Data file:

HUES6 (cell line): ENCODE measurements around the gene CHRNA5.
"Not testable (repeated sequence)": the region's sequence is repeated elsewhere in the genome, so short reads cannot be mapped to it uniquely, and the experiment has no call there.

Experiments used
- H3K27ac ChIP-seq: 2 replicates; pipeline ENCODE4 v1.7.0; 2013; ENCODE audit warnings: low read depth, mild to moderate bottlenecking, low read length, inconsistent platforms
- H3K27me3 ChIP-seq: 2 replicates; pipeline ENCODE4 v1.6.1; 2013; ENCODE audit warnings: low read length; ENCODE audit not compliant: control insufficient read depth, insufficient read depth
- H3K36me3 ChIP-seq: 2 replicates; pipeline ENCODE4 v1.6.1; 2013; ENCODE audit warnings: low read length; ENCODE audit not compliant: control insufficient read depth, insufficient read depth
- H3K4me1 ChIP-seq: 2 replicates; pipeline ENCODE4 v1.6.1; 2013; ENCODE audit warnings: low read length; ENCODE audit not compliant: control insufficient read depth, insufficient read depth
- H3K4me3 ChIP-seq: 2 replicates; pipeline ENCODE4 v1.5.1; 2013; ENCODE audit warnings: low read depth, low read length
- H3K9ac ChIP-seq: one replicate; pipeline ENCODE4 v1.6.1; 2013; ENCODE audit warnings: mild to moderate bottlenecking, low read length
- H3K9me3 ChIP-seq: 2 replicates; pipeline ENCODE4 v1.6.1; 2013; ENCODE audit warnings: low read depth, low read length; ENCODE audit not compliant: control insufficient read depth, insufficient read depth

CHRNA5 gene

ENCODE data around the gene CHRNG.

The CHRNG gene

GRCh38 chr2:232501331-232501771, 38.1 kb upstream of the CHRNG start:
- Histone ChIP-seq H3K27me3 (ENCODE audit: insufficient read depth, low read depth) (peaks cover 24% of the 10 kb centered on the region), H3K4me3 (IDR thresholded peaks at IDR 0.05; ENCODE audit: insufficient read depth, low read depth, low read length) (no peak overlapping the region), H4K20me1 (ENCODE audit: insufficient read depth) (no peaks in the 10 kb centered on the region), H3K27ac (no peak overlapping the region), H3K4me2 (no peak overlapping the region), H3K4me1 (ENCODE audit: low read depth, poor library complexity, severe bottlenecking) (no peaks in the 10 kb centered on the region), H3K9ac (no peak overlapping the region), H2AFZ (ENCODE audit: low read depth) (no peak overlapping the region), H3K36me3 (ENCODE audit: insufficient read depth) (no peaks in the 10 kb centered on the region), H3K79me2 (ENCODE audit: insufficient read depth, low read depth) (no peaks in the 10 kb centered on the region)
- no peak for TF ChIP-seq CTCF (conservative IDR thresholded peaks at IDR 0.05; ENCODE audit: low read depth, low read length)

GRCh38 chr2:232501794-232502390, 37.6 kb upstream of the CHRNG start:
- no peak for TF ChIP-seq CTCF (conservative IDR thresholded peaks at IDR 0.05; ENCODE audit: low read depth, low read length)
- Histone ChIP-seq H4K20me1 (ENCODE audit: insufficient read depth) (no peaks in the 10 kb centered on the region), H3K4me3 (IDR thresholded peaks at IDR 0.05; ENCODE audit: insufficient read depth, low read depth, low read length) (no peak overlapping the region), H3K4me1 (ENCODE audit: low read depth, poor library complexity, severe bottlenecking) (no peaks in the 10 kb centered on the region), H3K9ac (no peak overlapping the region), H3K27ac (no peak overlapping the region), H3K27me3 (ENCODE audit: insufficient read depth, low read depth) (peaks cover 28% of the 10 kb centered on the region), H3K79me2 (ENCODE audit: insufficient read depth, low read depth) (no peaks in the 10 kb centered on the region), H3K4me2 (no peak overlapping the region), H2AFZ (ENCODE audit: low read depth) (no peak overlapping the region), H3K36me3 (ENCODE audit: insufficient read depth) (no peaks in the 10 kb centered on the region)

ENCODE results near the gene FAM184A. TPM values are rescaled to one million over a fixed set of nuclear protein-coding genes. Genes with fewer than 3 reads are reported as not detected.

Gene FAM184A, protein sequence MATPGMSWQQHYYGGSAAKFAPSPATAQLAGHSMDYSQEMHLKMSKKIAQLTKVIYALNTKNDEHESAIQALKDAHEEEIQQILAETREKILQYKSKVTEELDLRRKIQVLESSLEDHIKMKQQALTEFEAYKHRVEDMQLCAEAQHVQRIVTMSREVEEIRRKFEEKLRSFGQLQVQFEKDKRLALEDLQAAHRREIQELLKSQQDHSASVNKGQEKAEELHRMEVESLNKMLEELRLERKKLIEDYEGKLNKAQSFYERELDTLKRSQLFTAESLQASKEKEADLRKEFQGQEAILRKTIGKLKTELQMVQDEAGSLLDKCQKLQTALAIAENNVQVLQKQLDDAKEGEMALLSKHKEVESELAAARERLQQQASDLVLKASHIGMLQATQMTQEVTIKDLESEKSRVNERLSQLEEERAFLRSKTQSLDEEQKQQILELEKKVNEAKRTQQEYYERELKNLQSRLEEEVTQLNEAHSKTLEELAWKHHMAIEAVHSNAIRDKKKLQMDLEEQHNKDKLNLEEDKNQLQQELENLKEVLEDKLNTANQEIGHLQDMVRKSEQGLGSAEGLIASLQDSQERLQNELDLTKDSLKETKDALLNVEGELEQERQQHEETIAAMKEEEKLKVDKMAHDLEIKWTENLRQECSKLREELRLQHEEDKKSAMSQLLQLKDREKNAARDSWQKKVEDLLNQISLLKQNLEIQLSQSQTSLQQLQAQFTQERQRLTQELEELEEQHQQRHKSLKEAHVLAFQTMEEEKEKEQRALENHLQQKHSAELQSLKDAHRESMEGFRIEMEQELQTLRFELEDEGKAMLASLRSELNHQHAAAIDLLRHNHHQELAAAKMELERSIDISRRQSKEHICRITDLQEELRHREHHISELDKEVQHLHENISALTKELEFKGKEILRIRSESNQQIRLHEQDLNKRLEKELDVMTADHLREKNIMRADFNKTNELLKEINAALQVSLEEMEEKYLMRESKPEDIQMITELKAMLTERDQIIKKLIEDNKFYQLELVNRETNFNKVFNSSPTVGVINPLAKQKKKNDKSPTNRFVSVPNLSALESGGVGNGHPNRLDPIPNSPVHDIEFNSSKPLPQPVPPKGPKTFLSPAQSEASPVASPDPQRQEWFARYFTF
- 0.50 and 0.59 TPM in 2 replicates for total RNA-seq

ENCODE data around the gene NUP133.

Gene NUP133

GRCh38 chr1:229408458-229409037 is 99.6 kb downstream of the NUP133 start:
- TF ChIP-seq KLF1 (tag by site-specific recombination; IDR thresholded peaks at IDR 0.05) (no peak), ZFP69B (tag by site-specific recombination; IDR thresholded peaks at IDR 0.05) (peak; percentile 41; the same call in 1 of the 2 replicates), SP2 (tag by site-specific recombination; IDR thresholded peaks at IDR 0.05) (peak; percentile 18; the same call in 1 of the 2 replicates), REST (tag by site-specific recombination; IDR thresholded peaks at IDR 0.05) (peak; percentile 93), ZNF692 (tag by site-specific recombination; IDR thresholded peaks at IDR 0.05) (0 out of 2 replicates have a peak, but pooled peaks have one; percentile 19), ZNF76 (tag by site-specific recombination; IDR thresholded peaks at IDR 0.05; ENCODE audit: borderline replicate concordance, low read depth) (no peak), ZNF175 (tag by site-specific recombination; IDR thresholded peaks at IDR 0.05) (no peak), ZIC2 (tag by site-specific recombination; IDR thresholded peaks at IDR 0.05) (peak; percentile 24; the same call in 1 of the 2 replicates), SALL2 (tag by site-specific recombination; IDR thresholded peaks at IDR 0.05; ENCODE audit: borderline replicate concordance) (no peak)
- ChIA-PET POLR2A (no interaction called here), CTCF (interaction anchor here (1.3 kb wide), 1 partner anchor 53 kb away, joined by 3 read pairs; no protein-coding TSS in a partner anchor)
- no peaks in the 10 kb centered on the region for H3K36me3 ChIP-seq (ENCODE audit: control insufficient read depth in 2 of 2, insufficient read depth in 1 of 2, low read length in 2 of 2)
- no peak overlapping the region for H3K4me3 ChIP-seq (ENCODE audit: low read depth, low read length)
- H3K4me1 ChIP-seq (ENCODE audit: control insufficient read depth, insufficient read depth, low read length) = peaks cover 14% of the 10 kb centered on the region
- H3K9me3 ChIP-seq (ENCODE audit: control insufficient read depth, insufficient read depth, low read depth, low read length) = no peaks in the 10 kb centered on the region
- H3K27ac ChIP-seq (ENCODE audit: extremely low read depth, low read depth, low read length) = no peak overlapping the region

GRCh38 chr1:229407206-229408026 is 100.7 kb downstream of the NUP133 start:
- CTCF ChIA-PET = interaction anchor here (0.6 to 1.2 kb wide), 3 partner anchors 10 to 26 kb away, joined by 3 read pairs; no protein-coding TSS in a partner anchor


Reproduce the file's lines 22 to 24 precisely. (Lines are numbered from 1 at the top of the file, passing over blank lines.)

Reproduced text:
- 0.50 and 0.59 TPM in 2 replicates for total RNA-seq

ENCODE data around the gene NUP133.

Gene NUP133